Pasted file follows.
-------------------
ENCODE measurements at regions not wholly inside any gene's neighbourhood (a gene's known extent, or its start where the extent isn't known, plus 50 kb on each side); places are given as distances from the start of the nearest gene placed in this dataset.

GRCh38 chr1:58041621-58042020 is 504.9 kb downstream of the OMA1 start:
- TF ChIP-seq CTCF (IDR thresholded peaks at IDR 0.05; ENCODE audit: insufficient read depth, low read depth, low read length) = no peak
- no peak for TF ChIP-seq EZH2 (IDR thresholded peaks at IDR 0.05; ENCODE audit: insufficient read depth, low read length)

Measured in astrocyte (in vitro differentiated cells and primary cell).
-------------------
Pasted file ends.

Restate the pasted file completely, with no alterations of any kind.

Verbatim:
ENCODE measurements at regions not wholly inside any gene's neighbourhood (a gene's known extent, or its start where the extent isn't known, plus 50 kb on each side); places are given as distances from the start of the nearest gene placed in this dataset.

GRCh38 chr1:58041621-58042020 is 504.9 kb downstream of the OMA1 start:
- TF ChIP-seq CTCF (IDR thresholded peaks at IDR 0.05; ENCODE audit: insufficient read depth, low read depth, low read length) = no peak
- no peak for TF ChIP-seq EZH2 (IDR thresholded peaks at IDR 0.05; ENCODE audit: insufficient read depth, low read length)

Measured in astrocyte (in vitro differentiated cells and primary cell).